25. 25. The use of social graphs to find themost relevant informationcan be applied to applicationsacross the enterprise… but requires a set ofinfrastructure componentsto support it
    26. 26. The rapid rise and adoption ofSocial Media has also led to adisconnect betweensocial interactions andbusiness interactions
    27. 27. Enterprise Social Graphs can bridgethe gap betweenSystems of EngagementandSystems of Record
    28. 28. Each social network has its own graph;Just like them, every Enterprise has aunique Social graph… andunique interest graphs
    29. 29. EnterpriseEmployees PartnersSuppliers Clients
    30. 30. InternalCommunitiesCompanyOrg ChartEmailInteractionsCollaborationToolsBusinessProcessesInternalRelationshipsExternalRelationshipsDatasourcesforEnterpriseGraphsBusinessRelationsSocialplatformsCustomertransactionsSupplierportalsRetailpartners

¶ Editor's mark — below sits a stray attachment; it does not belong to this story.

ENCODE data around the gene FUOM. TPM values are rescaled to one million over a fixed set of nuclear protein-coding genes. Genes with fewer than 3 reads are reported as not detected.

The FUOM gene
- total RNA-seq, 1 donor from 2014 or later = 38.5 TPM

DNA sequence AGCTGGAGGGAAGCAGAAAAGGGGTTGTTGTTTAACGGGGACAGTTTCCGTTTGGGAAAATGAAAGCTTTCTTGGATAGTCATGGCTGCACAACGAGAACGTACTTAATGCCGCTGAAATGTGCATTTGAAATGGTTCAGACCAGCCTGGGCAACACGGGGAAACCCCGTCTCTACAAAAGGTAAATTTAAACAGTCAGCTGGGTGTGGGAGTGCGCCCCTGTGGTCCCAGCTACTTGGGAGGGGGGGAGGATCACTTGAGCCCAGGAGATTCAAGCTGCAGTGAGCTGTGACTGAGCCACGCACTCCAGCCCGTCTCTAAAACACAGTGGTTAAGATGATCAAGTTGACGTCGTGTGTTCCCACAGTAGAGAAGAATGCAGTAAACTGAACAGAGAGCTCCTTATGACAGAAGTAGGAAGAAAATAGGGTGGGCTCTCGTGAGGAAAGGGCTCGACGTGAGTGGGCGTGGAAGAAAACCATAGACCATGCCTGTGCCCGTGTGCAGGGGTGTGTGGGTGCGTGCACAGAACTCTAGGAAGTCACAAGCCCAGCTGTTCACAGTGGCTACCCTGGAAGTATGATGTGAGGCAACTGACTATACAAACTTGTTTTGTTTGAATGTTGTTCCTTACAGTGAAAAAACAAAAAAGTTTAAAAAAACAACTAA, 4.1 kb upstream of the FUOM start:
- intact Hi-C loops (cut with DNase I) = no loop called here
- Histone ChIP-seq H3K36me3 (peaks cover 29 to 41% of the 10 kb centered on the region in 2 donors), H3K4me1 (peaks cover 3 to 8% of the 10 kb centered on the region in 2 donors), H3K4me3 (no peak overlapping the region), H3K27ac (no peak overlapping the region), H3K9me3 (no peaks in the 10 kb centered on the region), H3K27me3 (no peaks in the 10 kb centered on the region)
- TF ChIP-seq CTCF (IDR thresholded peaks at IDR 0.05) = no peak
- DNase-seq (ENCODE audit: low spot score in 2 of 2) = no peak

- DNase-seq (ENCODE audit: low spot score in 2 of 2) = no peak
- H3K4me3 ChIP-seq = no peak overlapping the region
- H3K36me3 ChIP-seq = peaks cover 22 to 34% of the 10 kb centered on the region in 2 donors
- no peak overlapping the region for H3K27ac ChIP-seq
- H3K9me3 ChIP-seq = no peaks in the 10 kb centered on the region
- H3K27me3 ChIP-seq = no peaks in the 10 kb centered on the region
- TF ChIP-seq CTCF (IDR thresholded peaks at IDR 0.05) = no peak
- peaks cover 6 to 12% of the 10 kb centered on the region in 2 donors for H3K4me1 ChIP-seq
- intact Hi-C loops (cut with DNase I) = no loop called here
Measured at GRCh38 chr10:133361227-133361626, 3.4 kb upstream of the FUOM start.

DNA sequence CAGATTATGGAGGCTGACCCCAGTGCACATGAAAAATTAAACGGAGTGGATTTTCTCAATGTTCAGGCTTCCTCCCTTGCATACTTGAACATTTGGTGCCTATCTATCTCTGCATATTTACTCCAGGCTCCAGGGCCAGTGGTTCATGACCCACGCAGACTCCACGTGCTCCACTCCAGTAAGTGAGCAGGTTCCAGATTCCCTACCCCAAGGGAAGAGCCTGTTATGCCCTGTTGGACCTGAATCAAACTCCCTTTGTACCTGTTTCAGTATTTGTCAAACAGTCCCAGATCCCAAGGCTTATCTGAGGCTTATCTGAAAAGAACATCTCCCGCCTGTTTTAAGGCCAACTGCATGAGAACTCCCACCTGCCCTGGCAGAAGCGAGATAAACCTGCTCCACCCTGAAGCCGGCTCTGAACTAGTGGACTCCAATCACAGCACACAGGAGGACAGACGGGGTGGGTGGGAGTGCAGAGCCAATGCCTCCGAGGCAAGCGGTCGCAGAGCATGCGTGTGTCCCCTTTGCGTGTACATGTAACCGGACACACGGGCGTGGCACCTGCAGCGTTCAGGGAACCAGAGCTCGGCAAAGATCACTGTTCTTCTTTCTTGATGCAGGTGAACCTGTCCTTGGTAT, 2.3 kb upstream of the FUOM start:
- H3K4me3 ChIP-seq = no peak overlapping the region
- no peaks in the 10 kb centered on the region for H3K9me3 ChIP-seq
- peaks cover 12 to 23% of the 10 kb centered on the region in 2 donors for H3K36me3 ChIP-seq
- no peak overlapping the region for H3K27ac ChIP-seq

31. 31. 5 steps on the road to transformingEnterprise Applications
    32. 32. Start with your internal &external interactions andtransactions1
    33. 33. Understand implications forapplication design,and the software stack2
    34. 34. create your own graph, andexpose the data for consumption3
    35. 35. Customize user interface fortypes of interactions desired4
    36. 36. Look for places where user interactioncan be aided byDiscoveryCollaborationLeverage activity streamsDon’t ignore privacy; don’t forgetanalytics
    37. 37. avoid the trap of creatingsocial-driven interactions thatexist in isolationimprove existing interactions:Make Social a layer, not a feature5